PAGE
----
President Lungu calls in Zambian army after political murder ‘mayhem’ as concern mounts that he may dispute poll outcome

President Lungu calls in Zambian army after political murder ‘mayhem’ as concern mounts that he may dispute poll outcome
From left: President of Zambia Edgar Lungu. (Photo: EPA-EFE / HARISH TYAGI) | United Party for National Development leader Hakainde Hichilema. (Photo: EPA / STR)

Observers are concerned that President Edgar Lungu will use violent incidents to justify a clampdown and an invalidation of election results in opposition strongholds.

Zambian President Edgar Lungu has ordered the army to step up its presence in three provinces where he accused opposition parties of turning the country’s elections into a “war” after two prominent members of his party were murdered. 

The Patriotic Front’s leader in the North Western Province, Jackson Kungo, as well as Emmanuel Chihili, the brother of another leader, were allegedly murdered on Thursday as thousands of Zambians came out to vote. 

In a statement marked “very urgent” late on Thursday, Lungu said the “mayhem” in this province as well as in “parts of Western, Southern provinces” has “effectively rendered the elections in the three provinces not free and fair”. 

Lungu did not say what the suspected motive for the alleged murders were, but he blamed supporters of the United Party for National Development and its presidential candidate, Hakainde Hichilema.

“How can you talk about free and fair elections when our opponents have taken this election as war?” he said. “When people say elections were not free and fair, they accuse the ruling party, but look at North Western Province, some parts of Western and Southern provinces, who is causing the mayhem? The opposition.”

Lungu said he had directed that the army send reinforcements to those provinces to “ensure peace returns to the rest of the country”. 

Observers have, however, expressed concern that Lungu would use these incidents to justify a clampdown and an invalidation of the results in these opposition strongholds. 

Nicole Beardsworth, lecturer in politics at the University of the Witwatersrand, who is in the country doing research on the elections, said: “We’ve seen President Lungu banging the drums on UPND violence for the last 10 days, despite very limited evidence of violence. This terrible, but isolated incident looks like it will be used to invalidate pro-opposition results in UPND strongholds,” she said. 

“Also note that the military has been sent and reinforced to those three provinces which could aggravate the situation.”

Lungu first ordered the army on to the streets after two party activists were killed in clashes earlier this month. Campaigning was temporarily suspended in three areas because of this. 

Fears of a social media blackout in the country were also realised when the WhatsApp service went down around lunchtime. Other social networking sites such as Twitter and Facebook soon followed.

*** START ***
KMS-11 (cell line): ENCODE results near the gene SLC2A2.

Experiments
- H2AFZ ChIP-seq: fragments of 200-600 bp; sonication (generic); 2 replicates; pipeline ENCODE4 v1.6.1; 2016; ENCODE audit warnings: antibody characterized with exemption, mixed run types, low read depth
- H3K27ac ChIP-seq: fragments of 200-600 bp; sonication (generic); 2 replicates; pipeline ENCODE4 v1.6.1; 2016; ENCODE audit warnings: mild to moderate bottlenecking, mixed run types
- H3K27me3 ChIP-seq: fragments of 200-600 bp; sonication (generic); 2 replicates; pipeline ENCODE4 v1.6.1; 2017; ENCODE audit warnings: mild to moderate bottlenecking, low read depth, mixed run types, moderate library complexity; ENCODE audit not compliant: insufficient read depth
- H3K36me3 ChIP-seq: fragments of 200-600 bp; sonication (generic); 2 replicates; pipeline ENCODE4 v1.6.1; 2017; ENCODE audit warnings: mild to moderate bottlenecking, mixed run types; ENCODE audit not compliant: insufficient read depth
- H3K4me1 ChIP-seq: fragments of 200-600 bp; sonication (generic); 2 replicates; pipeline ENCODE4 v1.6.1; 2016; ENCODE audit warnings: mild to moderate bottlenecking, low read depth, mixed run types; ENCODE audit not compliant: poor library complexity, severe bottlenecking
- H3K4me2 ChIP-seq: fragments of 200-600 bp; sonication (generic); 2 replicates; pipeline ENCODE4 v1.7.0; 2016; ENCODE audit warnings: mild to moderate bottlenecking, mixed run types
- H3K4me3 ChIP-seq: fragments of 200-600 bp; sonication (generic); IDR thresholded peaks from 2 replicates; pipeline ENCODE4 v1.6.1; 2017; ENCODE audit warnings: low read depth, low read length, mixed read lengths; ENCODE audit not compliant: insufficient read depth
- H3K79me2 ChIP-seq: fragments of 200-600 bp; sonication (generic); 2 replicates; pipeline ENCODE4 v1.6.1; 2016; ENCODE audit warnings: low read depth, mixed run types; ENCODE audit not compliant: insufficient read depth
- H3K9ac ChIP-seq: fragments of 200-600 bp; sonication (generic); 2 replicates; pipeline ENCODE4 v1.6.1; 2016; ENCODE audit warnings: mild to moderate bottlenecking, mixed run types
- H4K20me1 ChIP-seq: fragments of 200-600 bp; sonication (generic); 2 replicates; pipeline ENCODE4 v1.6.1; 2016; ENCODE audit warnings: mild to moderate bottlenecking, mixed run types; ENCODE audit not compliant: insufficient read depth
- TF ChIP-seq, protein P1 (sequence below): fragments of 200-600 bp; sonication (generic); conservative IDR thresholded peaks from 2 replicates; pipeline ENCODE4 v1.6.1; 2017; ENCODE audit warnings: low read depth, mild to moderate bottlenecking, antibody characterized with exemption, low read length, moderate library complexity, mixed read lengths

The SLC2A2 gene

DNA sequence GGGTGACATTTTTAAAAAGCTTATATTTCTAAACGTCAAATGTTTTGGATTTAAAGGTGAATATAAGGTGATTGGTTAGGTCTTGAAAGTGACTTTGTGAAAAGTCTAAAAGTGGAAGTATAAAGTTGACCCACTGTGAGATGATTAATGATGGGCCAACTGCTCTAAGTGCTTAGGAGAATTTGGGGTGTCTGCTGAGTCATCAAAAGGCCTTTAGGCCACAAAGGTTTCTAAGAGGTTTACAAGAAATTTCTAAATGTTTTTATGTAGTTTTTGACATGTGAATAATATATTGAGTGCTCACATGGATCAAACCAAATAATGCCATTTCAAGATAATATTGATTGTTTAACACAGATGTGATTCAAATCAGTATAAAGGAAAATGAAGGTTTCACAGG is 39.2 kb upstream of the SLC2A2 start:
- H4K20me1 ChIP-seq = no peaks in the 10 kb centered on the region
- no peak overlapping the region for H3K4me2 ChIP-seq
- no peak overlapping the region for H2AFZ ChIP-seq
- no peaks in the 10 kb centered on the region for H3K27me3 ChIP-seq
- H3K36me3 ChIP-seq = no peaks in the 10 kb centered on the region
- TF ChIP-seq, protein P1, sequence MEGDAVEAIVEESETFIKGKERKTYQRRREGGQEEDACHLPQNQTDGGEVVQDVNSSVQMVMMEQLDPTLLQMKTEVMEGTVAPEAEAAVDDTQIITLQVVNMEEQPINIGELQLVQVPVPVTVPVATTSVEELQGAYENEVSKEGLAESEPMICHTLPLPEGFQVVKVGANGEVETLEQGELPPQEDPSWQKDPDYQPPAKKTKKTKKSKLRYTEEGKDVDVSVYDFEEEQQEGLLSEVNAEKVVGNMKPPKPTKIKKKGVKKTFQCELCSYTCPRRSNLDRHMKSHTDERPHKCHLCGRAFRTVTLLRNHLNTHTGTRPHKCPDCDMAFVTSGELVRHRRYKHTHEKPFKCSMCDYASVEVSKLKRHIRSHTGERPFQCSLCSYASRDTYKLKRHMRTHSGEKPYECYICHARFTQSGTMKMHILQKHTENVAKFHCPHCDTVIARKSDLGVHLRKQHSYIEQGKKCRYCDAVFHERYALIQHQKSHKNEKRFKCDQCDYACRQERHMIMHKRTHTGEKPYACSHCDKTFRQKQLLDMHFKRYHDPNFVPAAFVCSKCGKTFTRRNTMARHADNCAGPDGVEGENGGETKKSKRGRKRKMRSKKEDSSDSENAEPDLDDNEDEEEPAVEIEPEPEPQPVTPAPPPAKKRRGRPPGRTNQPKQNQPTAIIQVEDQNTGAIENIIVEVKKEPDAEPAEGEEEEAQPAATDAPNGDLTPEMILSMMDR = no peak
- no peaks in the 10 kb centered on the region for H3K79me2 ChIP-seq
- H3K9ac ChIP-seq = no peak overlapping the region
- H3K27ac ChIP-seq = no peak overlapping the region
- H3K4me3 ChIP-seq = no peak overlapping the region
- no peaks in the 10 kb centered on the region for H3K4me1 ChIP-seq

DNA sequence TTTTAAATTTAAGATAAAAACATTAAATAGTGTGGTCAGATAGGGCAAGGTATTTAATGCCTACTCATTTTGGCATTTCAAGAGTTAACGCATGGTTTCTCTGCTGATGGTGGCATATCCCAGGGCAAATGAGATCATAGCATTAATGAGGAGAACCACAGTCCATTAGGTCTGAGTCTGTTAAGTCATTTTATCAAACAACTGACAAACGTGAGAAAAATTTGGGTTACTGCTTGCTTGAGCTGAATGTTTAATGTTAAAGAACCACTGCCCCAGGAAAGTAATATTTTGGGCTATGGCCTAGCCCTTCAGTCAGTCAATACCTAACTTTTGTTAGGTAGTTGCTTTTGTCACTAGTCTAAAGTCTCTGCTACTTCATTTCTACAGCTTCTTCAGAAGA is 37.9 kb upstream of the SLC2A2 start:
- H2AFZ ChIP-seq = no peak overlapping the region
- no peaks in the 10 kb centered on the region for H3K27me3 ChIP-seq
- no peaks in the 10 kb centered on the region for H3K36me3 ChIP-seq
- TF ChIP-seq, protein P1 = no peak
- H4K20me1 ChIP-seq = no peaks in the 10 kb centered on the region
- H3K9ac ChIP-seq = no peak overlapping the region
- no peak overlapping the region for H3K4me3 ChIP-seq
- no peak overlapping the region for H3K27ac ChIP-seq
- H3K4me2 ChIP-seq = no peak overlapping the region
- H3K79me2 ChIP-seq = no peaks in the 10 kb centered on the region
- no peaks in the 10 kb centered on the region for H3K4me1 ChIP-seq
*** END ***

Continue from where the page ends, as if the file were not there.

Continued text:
Activists have complained that the playing fields weren’t level before the elections and that Covid-19 restrictions were used to scupper their efforts to campaign on the ground.

Voters who braved long queues in Lusaka said they were doing so because they felt their vote could make a change. 

“I’m here to exercise my right. I have to make sure the person I want to see in office makes it,” said Susan, a 39-year-old trade unionist. She said even if the candidate she was supporting didn’t make it, “at least my conscience would have been addressed”. She said if she stayed home “and then the candidate I want to see there loses, and I [might] feel maybe it’s because I didn’t pass my vote”. 

Many have expressed faith in the voting system, like Marcus, 31, who said he voted for the first time because he’s unhappy with the status quo. He comes from a family of nine siblings who are scattered all over the country, and most of them voted. 

He said even one of his sisters, who has been supporting the Patriotic Front, did not vote for Lungu this time. “If things are going wrong, [our leaders] would always explain things, but this one, he is always quiet,” he said. “He will only speak out if someone from the opposition said something bad, and then condemning what the other guy is saying. But if it comes to the issues where the people want answers, he doesn’t show up.” 

People have also expressed frustration with party cadres, gangs of PF-affiliated supporters who are, at times, a law unto themselves. These cadres do “street business”, which includes extracting money from minibus taxis for using certain stops.

Many of these cadres were also at the forefront of a highly visible campaign by the governing party in the two days before the elections in Lusaka this week, when trucks with blaring campaign music drove up and down the streets to hand out T-shirts and campaign material. 

Most of the early, unverified results that became available soon after the official closing of polling stations at 6pm were strongly in favour of Hichilema. DM


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